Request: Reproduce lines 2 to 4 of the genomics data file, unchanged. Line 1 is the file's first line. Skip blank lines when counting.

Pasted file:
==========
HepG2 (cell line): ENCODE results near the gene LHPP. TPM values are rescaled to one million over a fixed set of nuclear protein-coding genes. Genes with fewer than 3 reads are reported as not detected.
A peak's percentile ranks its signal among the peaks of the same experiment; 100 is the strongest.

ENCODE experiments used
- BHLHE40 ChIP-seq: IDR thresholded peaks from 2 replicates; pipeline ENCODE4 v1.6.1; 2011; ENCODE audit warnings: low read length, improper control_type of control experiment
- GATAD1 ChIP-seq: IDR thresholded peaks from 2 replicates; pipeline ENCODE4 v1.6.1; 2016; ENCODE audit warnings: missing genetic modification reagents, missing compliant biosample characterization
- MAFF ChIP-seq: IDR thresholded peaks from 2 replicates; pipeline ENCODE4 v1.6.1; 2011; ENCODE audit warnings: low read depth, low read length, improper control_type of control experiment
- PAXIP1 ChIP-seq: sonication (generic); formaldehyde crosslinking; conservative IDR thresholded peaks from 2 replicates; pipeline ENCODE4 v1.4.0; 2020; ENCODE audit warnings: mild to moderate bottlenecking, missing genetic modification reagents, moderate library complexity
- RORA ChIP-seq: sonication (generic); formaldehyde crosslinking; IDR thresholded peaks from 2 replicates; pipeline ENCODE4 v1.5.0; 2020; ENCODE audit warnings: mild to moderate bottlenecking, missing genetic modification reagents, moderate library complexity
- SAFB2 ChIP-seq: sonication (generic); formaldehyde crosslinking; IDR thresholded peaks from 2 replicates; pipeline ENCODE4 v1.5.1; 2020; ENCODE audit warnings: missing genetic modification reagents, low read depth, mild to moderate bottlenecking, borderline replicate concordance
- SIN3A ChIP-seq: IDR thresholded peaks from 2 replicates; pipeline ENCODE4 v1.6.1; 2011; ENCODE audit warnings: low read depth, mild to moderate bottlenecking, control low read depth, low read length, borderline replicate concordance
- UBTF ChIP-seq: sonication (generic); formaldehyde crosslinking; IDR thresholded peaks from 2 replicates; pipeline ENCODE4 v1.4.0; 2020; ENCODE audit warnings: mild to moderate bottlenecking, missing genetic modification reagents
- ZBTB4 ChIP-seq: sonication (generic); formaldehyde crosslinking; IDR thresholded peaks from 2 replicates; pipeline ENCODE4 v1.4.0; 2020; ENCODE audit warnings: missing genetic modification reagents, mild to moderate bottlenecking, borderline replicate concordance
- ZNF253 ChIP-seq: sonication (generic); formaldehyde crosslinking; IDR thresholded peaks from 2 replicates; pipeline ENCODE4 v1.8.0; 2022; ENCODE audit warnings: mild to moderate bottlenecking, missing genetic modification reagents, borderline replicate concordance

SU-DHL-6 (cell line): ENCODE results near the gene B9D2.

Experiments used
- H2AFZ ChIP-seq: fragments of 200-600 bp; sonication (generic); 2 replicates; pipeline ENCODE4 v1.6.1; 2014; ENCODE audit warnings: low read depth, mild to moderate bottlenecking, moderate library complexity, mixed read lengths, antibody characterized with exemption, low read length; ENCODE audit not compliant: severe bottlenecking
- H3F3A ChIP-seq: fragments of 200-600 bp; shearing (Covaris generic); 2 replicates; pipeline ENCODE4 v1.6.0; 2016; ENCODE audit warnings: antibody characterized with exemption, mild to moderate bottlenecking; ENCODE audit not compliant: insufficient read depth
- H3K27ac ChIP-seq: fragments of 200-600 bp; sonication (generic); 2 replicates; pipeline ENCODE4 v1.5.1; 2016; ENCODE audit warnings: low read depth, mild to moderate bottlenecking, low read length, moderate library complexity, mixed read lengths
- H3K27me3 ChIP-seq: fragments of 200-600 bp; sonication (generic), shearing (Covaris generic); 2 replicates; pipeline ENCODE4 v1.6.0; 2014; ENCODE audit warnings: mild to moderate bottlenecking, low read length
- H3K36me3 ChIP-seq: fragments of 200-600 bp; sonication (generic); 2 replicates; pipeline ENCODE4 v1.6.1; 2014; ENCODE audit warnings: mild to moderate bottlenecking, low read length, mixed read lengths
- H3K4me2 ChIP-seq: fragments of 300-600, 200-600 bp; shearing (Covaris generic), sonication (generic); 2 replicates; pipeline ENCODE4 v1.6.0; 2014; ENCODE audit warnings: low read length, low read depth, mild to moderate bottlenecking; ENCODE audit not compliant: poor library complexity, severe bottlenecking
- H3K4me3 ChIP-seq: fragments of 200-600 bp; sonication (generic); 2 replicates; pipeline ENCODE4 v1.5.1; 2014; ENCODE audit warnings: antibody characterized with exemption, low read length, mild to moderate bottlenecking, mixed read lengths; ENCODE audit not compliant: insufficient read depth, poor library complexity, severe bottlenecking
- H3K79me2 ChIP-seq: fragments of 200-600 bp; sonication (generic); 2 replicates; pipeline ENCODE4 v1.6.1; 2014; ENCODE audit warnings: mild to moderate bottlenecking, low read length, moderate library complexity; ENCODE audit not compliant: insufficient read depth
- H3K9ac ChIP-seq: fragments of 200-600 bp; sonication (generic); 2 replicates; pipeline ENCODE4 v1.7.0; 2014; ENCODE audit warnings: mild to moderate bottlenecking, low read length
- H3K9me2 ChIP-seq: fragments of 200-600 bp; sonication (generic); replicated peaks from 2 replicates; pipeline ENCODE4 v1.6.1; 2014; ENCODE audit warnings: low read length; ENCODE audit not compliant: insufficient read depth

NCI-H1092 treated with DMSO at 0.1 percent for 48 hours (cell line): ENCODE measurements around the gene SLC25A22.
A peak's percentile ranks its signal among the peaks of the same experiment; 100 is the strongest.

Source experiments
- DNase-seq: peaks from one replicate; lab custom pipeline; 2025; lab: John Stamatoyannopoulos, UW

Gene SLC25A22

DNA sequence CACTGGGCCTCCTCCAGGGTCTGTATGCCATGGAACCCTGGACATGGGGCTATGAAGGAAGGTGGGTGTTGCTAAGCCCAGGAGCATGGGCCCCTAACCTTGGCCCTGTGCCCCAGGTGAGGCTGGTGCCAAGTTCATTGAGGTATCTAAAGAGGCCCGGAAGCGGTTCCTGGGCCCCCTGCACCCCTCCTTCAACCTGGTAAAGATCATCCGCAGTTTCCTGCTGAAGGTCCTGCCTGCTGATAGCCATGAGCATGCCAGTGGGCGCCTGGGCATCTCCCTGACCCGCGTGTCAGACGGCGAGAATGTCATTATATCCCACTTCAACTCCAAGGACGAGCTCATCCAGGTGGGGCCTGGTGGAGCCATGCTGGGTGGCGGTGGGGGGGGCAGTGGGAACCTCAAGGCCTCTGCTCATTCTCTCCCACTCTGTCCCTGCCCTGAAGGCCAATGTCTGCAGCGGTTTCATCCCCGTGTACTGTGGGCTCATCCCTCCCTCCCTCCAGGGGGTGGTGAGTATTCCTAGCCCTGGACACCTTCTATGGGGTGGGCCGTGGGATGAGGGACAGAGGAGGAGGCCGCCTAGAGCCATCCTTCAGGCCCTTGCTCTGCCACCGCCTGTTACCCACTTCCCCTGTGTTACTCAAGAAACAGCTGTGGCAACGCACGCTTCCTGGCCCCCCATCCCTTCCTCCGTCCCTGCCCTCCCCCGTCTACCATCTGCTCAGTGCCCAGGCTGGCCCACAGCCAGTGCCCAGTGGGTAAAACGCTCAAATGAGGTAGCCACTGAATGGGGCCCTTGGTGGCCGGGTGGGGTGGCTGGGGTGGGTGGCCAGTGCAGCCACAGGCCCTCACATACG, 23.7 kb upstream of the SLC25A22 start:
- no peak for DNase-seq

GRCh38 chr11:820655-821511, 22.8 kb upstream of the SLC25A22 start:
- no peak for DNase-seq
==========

A peak's percentile ranks its signal among the peaks of the same experiment; 100 is the strongest.

ENCODE experiments used
- BHLHE40 ChIP-seq: IDR thresholded peaks from 2 replicates; pipeline ENCODE4 v1.6.1; 2011; ENCODE audit warnings: low read length, improper control_type of control experiment